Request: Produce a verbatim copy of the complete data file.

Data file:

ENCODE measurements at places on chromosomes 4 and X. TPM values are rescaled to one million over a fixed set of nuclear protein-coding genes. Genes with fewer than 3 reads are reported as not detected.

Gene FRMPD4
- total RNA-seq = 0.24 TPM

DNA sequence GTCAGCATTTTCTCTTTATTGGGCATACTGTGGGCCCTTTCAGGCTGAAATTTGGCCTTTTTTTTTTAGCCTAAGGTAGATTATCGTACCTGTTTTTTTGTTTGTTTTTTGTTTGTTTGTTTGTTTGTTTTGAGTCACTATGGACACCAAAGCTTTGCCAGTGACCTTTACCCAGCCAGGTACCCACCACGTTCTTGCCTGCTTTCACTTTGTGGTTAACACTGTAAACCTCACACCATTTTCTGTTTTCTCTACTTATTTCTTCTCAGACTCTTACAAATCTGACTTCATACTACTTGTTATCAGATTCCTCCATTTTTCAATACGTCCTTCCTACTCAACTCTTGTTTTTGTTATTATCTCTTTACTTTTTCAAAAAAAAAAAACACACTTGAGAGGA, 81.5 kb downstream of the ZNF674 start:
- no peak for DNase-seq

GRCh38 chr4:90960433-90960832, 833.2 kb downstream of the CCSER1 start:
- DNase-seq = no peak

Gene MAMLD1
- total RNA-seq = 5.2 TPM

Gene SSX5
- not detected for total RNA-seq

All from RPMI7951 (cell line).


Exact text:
ENCODE measurements at places on chromosomes 4 and X. TPM values are rescaled to one million over a fixed set of nuclear protein-coding genes. Genes with fewer than 3 reads are reported as not detected.

Gene FRMPD4
- total RNA-seq = 0.24 TPM

DNA sequence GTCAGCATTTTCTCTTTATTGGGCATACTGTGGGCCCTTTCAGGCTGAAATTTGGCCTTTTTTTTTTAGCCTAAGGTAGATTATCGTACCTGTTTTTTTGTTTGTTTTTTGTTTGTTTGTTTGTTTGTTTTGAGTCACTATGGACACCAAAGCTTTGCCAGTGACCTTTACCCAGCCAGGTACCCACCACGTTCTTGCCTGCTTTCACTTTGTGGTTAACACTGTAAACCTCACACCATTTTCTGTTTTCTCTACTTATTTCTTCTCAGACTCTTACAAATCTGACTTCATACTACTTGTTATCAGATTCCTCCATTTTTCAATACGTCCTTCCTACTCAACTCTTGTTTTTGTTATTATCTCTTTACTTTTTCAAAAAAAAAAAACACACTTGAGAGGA, 81.5 kb downstream of the ZNF674 start:
- no peak for DNase-seq

GRCh38 chr4:90960433-90960832, 833.2 kb downstream of the CCSER1 start:
- DNase-seq = no peak

Gene MAMLD1
- total RNA-seq = 5.2 TPM

Gene SSX5
- not detected for total RNA-seq

All from RPMI7951 (cell line).